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Ex-Cop: Chicago Police Should Shut Down Alleged 'Black Site'

By    |   Wednesday, 25 Feb 2015 08:38 PM

If Chicago police really do employ a secret compound for detaining and interrogating people off the books, as a British newspaper reports, they are violating basic due process and raising the question of whether other cities run similar operations, says a former Atlanta police officer turned lawyer.

Marc Harrold said that he has never heard of anything comparable to the covert Chicago detention facility depicted in The Guardian, and he told "MidPoint" host Ed Berliner on Newsmax TV Wednesday that in the post-9/11 era it is necessary to ask if Chicago is an outlier.

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Chicago police are denying that criminal suspects were secretly interrogated, kept from their lawyers and sometimes beaten at the facility known as Homan Square.

The Guardian also reports that one person died while being held incommunicado at this "domestic equivalent of a CIA black site."

"City councils, politicians and community leaders around the country need to ask, 'Is our city doing this?' " said Harrold. "Is this just the tip of the iceberg or is this one city that has a mentality that the ends justify the means?

"I honestly don't know," said Harrold. "I have never heard of this and … when I first read the report, I really was surprised. … All these tactics I'm reading about now, I do find those hard to believe, even coming from a law enforcement background."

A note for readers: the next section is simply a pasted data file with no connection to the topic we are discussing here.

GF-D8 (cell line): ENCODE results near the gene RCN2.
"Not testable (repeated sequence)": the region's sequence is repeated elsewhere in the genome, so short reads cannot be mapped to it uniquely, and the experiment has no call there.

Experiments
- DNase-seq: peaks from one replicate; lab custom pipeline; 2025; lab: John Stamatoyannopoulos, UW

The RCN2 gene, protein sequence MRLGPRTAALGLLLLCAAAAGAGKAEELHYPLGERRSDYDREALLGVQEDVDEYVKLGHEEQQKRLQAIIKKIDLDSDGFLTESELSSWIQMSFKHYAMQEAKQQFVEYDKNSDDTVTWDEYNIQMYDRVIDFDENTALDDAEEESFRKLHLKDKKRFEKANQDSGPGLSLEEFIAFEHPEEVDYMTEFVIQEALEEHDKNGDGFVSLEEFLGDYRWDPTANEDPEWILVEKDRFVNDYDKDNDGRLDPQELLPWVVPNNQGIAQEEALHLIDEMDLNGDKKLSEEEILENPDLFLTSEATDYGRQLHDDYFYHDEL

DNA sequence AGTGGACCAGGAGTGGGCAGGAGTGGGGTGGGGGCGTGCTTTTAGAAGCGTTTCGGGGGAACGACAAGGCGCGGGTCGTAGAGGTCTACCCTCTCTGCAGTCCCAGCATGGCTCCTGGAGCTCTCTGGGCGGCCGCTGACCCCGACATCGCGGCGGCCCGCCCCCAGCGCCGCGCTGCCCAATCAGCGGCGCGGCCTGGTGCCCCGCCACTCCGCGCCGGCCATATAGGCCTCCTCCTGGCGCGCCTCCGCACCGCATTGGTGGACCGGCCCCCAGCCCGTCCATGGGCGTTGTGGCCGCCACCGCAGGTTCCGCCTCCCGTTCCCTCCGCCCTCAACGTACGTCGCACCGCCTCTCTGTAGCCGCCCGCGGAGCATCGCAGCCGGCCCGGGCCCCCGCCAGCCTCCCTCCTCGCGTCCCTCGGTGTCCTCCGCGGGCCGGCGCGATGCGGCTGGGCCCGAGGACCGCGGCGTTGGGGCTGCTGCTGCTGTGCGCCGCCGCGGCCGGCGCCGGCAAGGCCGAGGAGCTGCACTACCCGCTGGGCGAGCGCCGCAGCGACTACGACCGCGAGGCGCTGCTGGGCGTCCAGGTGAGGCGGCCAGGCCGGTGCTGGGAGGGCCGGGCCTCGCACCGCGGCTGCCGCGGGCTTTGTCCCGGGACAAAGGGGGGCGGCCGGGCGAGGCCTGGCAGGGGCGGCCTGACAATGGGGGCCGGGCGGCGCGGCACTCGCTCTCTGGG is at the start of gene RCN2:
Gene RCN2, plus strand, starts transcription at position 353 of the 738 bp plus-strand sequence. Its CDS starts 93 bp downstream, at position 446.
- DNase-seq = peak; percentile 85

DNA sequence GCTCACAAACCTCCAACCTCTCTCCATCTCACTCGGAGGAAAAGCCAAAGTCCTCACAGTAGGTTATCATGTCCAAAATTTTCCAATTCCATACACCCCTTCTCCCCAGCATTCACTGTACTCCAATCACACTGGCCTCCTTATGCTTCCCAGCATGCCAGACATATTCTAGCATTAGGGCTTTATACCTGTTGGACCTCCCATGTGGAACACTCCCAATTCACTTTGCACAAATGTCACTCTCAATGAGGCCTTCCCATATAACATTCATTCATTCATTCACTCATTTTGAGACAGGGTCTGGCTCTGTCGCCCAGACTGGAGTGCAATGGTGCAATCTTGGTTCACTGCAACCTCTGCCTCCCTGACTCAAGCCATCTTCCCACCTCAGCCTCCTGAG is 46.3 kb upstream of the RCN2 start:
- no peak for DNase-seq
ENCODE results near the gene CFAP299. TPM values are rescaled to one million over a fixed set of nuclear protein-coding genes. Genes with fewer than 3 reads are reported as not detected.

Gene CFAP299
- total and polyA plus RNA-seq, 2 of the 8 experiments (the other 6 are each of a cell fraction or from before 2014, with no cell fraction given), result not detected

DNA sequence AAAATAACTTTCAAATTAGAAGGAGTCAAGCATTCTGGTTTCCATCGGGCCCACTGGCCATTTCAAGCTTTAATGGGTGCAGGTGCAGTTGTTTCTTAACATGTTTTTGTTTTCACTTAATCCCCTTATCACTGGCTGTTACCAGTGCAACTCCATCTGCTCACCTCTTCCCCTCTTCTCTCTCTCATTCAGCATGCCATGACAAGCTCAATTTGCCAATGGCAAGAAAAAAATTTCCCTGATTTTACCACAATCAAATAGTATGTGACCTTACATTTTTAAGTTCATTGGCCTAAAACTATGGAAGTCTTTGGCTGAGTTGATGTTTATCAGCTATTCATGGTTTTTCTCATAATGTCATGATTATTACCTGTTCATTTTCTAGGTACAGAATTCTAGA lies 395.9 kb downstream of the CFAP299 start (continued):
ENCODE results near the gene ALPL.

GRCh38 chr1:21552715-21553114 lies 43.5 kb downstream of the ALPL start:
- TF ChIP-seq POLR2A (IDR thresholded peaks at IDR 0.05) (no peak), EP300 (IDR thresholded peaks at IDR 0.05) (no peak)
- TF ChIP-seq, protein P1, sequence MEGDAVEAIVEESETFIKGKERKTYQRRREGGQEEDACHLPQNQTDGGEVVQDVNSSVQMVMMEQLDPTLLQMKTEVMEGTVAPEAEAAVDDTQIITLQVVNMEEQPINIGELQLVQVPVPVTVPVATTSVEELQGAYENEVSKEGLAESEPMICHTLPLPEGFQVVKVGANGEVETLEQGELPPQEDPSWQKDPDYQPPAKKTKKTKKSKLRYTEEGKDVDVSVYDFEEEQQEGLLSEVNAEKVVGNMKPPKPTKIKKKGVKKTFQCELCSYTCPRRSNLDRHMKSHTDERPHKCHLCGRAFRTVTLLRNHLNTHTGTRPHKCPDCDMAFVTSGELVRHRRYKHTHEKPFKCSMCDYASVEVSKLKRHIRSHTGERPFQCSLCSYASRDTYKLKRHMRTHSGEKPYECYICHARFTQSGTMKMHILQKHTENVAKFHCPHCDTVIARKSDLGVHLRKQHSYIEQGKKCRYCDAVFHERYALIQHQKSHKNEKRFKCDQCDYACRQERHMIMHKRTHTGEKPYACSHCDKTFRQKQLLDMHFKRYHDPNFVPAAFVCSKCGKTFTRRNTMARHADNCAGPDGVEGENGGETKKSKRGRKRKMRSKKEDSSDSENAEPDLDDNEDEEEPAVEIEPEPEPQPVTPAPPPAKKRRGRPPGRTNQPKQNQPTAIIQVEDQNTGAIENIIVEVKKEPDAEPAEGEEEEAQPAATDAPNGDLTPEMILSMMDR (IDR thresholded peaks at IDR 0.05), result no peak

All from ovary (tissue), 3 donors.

At the same time, he said, "the line between the intelligence community, the military and federal police has been diminished, post-9/11, and now we're looking at a diminished line between state and local law enforcement, terrorism and intelligence."

"These lines are there for a reason," he said, adding that he could think of no legitimate reason to violate them by operating a municipal black site.

Violent crime in Chicago has become a national story, but Harrold said that if police there feel they desperately need help, they should lobby for more above-board resources.

"I personally worry a little bit about the militarization of police," he said, "but … if you have threats on the street, if you feel the cops are outgunned, then you need more cops.

You may need more visibility, you may need specialized units like SWAT."

Eliminating arrest procedures and protections for the accused is not a valid response, he said

"The booking procedures, the Miranda warnings and all of these steps that are taken when you're arrested … you should be going through predictable steps so your counsel knows where you are and they can get to you," said Harrold. "All of those steps, those are the procedures that really make up due process."

"I understand people that think we need these extreme measures in extreme times," said Harrold. "But we have to be vigilant to guard our civil rights or what we're trying to protect will be lost."

Harrold also argued that police themselves have an affirmative duty to uphold civil liberties as diligently as protect people and property.

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If Chicago police really do employ a secret compound for detaining and interrogating people off the books, as a British newspaper reports, they are violating basic due process and raising the question...
chicago, police, black, website, violence
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2015-38-25
Wednesday, 25 Feb 2015 08:38 PM
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